Web UpdateStudents with disabilities often undiagnosed

Mary Pumphrey
(FS View)

When April, a recently graduated English major from the University of Virginia, began to have trouble getting her work done in the fall semester of her fourth year, she thought she might be depressed.

During a screening interview at Student Health, April revealed that she had been diagnosed with Attention Deficit Disorder in high school but she had not felt it necessary to treat the disorder in college.

April worked with Student Health’s Learning Needs Evaluation Center during her fourth year, and eventually was prescribed a combination of drugs and therapy.

April’s reluctance to acknowledge her ADD is common, said Valerie Schoolcraft, disability services coordinator for the University Learning Needs Evaluation Center, which coordinates support for University students with learning, physical and emotional disabilities.

According to the LNEC mission statement, learning disabilities are defined as disabilities “which affect learning in individuals with normal or above normal intelligence and may affect learning processes, but not necessarily the capacity to learn.”

While it is estimated that 10 percent of college-aged students have a learning disability, only 2 to 4 percent of them acknowledge their disability and ask for help, Schoolcraft said.

The motivations of the 6 to 8 percent of students for not getting help are varied, Schoolcraft said.

“People with disabilities are often concerned about being treated differently, and they don’t want people to think less of them,” she said.

While some students with learning disabilities may need accommodations, they may be reluctant to ask for these services because they do not want to appear to be taking advantage of their disorders to receive preferential treatment, Schoolcraft said.

These necessary allowances could include increased time to complete assignments, and priority scheduling to ensure they have classes that are a good fit for their learning needs.

Students with learning disabilities “don’t want people to think they are getting away with anything,” she said. “It’s sort of avoiding potential discrimination.”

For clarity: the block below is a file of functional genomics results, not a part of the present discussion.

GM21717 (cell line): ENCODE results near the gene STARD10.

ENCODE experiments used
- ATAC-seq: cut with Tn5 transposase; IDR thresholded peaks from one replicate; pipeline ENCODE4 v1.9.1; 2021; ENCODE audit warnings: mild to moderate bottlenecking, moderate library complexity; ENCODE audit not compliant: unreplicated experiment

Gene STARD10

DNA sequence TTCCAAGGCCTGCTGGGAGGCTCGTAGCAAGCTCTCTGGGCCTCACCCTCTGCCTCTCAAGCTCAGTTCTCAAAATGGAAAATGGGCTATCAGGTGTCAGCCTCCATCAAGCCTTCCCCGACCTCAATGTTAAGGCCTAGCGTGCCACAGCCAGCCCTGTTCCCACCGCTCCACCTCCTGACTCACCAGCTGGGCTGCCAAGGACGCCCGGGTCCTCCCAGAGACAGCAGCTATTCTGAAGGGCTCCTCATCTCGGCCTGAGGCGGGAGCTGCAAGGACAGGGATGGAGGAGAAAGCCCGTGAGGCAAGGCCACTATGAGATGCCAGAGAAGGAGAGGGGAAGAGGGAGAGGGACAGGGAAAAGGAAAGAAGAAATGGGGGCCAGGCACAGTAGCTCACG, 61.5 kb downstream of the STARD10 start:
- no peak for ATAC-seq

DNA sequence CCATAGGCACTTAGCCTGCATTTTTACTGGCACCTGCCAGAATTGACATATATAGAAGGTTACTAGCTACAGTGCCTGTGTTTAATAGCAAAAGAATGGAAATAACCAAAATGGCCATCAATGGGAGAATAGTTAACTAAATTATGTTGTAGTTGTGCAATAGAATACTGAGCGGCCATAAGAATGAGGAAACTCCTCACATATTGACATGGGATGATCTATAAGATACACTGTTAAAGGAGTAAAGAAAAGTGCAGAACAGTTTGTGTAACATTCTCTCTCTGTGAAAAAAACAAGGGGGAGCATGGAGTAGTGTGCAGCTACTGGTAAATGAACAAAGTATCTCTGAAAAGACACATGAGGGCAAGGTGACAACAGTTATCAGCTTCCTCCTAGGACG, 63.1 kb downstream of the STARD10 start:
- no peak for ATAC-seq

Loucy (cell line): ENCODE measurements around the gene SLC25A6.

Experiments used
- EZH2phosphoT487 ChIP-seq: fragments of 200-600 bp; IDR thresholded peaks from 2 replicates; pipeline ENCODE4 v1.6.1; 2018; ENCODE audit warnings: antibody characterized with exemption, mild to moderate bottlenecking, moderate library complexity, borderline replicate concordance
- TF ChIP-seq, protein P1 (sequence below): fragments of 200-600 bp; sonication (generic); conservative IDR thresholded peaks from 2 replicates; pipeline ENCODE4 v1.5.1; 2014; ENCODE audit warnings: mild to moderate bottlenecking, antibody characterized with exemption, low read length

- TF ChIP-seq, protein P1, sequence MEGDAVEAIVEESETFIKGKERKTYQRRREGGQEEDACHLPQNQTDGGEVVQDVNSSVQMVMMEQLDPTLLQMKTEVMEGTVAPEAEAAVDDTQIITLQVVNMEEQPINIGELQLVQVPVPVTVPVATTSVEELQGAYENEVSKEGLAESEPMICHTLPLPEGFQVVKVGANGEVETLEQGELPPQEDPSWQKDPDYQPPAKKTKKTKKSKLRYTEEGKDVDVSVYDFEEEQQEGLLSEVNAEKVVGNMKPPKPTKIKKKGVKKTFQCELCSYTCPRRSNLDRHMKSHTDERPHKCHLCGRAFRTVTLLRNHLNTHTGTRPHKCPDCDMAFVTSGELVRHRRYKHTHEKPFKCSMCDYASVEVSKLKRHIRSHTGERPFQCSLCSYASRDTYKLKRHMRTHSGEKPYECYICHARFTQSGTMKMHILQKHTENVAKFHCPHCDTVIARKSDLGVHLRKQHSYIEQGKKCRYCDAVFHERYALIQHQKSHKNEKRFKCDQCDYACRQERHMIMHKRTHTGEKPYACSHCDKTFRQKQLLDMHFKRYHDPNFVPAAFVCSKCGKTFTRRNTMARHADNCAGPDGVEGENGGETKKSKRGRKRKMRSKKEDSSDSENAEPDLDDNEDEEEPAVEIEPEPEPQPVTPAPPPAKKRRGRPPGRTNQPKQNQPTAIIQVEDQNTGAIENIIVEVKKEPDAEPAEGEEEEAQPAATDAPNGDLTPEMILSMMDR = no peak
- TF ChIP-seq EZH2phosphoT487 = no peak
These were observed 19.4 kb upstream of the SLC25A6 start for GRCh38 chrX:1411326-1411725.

While April initially was diagnosed with ADD in high school, many students in college with learning disabilities in college remain undiagnosed.

In high school, students often are able to have their needs informally accommodated.

“That very idea that you are smart affords you the opportunity to self-accommodate,” Schoolcraft said.

Examples of self-accommodation that are possible in high school but less possible in college include asking for and receiving extra credit for additional assignments when a student is unable to complete initially assigned tasks.

Another method is making and receiving approval for requests for more time to complete assignments without penalty without formal documentation of a learning disability.

Trying to rely on these non-formal accommodations in college can be detrimental to student’s GPA Schoolcraft said.

“The level of study is higher,” she said. “The work is higher. The teachers might not be quite as flexible. (Undiagnosed or undocumented students) may find themselves in a place where they may not necessarily understand what’s going on and may need help sorting that out.”

When students do not receive the help they need, they may not end up performing as well as they could, Schoolcraft said.

April agreed.

“I definitely feel like I would have (been a more successful student) if I had gone in earlier stopped saying ‘I should work harder’ instead of actually trying to figure out what was wrong,” she said.

While many students with learning needs may feel that their professors may think less of them if they request accommodations, Schoolcraft said she has found that most professors and administrators are actually very supportive of students’ requests.

“For the most part I find that professors, and the academic deans here to be very good,” Schoolcraft said. “The people here want you to succeed. There is a notion that if you were admitted here you can succeed here,” she added.

EDITOR’S NOTE: “April” is a recent University of Virginia graduate. Her name has been changed for this article.

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